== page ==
Turning Tides: Reading the Hotmail hack
by Felix Stalder
First published by Telepolis [Sept. 2, 1999]
a German translation can be found here.
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Two stories landed at the top of the technology news the same day. One was the massive security breach at Hotmail, the other was Sun Microsystem's acquisition of Star Division, a small developer of office software. Both events are deeply connected though this escaped the editors who put them on the same page (if there are indeed still human editors for webpages...).
Sun has been pushing for a long time the "network computer". According to this vision applications which right now reside on our PC, e.g. word processors will be located remotely on powerful networks server and accessed (and paid for?) on demand. Not coincidentally Sun produces powerful network servers. This shift from the PC to the network is often portrayed as the logical next step after the shift from the mainframe to the PC. However, it's a shift which makes the tide flow xactly in the opposite direction. PCs, which function by and large as autonomous units, brought a decentralization of computing power and arguably an empowerment of the average user. The move to the network reverses this trend. The term "network" sounds innocently enough though it means in fact in the context of Sun's initiative a few central computers that distribute applications to relatively dumb peripheral network computers, glorified monitors. Which sounds almost like mainframes all over!
Acquiring Star Sun plans to release its office suite as a network application to be accessed over the web whenever needed. While this cosmological drama is directed against Microsoft's dominance over the desktop, it's ironically Microsoft itself that owns the only net-based application that really holds mass appeal: Hotmail's web-based e-mail. 40 million people (give or take a few millions) are using Hotmail. This is an unprecedented centralization of the most important Internet application in one system.
And why does that matter?
All systems are vulnerable to attacks, the Internet is not built to be a high security network. In huge centralized system the effects of such attacks are greatly magnified because one single line of code can suddenly open millions of mailboxes. Furthermore, along with such a centralization comes as shift in the power balance between the provider and user of the service. Contrary to what many of the optimistic net futurist predict, the power shifts, at least in this case, towards the provider and away the user. Virtually all analysts agreed in their seemingly paradox assessment of the Hotmail hack. It is the most significant security breach on the web so far and, at the same time, it does not matter for Microsoft. The balance between the behemoth corporation and potentially damaged users is just too skewed for Microsoft to care. Yes, it's a bit an embarrassing itch, but as one analyst put it aptly "There are many flees in a 500 pound gorilla." Unfortunately, the flee is you! Or as the service agreement states: "the services is provided without warranty of any kind." There are commitments, to be sure, expressed in all kinds of privacy statements, but these are very different from obligations, as one can see now that something went wrong. In effect, this means that using the system, you do not only sign-off all rights, but given the imbalance between the two parties, protest in almost useless.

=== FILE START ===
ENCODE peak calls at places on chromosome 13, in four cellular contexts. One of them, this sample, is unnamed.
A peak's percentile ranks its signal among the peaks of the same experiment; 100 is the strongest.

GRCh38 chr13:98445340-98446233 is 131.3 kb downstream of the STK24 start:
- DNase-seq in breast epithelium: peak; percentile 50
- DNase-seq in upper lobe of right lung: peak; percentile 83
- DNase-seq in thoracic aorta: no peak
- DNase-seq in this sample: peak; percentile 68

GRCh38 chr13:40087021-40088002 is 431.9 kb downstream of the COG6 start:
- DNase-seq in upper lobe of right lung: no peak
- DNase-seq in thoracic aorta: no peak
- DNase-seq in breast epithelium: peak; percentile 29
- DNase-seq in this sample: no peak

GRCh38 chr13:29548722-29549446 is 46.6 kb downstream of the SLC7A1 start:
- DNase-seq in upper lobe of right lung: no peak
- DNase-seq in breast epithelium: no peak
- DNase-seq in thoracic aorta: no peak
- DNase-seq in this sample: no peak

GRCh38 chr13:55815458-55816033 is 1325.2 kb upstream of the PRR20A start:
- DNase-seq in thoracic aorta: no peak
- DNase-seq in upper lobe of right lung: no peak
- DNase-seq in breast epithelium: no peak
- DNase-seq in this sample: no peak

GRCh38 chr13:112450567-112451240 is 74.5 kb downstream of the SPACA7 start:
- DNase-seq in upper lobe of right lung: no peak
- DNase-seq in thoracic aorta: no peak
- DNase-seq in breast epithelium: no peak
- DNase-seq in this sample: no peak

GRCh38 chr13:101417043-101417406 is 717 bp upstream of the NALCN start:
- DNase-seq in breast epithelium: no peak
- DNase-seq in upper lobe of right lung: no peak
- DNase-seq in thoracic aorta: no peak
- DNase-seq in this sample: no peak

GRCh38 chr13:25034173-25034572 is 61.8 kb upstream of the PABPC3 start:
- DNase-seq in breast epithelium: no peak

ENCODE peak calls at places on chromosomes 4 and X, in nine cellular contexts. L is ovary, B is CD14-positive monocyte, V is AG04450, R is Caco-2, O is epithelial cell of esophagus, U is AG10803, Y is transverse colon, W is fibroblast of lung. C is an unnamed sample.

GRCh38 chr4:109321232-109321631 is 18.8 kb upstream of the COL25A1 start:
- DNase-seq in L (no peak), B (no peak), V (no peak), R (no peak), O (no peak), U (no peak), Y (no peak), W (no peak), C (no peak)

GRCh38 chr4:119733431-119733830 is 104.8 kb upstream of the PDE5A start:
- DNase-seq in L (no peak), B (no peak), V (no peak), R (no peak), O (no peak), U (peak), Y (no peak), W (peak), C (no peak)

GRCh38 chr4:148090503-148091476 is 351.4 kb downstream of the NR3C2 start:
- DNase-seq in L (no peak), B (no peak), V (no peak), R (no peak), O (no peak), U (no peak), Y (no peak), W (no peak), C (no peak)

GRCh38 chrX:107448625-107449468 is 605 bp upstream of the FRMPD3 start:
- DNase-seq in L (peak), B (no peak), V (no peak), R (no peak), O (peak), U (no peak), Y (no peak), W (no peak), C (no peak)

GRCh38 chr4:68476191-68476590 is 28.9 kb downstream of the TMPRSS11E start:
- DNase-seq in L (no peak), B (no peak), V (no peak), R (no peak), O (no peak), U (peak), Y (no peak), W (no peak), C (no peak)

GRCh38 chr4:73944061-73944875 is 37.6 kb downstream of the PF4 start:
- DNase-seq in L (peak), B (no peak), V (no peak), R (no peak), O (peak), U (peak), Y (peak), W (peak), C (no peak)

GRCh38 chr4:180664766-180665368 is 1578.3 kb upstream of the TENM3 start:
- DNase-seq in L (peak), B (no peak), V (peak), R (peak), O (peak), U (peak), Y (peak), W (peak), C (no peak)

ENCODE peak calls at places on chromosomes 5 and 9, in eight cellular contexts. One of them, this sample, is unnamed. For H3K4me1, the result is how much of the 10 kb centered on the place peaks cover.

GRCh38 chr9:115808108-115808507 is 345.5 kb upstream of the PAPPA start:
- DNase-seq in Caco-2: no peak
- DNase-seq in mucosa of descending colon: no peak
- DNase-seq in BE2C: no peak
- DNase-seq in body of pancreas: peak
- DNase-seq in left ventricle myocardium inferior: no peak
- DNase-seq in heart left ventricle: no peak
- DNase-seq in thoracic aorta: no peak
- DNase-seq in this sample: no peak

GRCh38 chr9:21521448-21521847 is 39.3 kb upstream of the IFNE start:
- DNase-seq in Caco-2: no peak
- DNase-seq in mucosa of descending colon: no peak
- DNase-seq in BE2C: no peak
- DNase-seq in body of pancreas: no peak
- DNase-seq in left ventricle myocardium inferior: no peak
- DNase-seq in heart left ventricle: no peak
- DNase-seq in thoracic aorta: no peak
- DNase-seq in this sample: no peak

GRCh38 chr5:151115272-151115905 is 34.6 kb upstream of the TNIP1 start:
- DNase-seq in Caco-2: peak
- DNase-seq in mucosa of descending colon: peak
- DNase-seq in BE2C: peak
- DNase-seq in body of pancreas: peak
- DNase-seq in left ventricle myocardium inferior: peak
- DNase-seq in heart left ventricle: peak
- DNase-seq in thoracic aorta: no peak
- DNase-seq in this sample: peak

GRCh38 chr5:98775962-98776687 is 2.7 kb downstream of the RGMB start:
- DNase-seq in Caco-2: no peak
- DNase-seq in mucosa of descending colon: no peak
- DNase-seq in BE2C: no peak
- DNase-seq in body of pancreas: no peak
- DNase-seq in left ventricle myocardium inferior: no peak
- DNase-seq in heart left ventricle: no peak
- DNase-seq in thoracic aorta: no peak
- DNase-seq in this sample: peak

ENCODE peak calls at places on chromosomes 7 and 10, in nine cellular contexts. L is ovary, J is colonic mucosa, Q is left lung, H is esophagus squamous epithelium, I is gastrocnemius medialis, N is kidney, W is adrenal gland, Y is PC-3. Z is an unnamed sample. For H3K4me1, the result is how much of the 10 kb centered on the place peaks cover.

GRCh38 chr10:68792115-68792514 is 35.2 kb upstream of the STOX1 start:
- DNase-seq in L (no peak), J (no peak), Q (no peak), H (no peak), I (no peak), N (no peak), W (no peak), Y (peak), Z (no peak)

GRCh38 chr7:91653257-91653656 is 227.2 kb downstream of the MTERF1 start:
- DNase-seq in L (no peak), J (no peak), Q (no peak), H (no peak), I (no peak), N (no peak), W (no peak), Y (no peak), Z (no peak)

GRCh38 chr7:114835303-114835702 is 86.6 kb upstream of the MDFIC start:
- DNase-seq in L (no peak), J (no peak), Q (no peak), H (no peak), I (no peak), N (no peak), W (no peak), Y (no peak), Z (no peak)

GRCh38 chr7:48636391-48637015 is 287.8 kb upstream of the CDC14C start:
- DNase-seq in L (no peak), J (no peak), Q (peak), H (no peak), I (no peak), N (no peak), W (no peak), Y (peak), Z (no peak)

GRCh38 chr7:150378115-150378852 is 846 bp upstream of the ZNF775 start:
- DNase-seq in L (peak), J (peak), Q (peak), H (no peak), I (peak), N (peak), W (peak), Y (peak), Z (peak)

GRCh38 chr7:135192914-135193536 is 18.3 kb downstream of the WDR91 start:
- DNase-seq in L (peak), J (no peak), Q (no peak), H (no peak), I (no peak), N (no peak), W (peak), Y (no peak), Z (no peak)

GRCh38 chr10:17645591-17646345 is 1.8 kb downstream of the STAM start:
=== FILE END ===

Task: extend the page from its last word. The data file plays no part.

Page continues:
But the imbalance runs deeper, it's not only in numbers but also in knowledge. The classic argument goes that if the service is too bad, then the users will go somewhere else. Unfortunately, given the nature of computing problems, its pretty difficult to even find out when the service is bad. You have no way of knowing if someone read your e-mail. And the Microsoft statement posted after the incident is more opaque that a Kremlin release in the early 1980s. You have to be an insider to understand it.
However, to expect that every user is highly "computer literate," thus the informed consumer of the neo-liberal theory, is a) unrealistic and b) not desirable. We shouldn't be forced to become nerds just to use computers, as much as we do not have to become mechanics to drive cars.
What this the Hotmail hack shows is that the Internet's self-regulation doesn't work anymore because it relies on the assumption of more or less equal participants. This is clearly no longer the case. There not much guessing about what happens when you and Microsoft (or Sun, for that matter) regulate one another. You invariably end up with no rights what so ever, and you are likely not even to know it because you would have to be a computer scientist and a lawyer at the same time. Both of which are at ample supply on the side of Microsoft. What the Sun acquisition shows is that the trend which causes this imbalance is only getting stronger.
But there are ways to reverse this trend. One is to develop and spread technologies which put control back into the hands of individuals users. The open source movement is doing a lot in this direction. Cryptography is on top of the list. Free, easy-to-use, public-domain cryptographic tools are a necessity. And with a few targeted public research grants they could become a reality rather sooner than later. But cryptography is not a the magic bullet. We also need to create mechanisms of accountability which replace fancy worded "commitments" with "binding obligations" so that screwing up really hurts. Like in most other areas of life.
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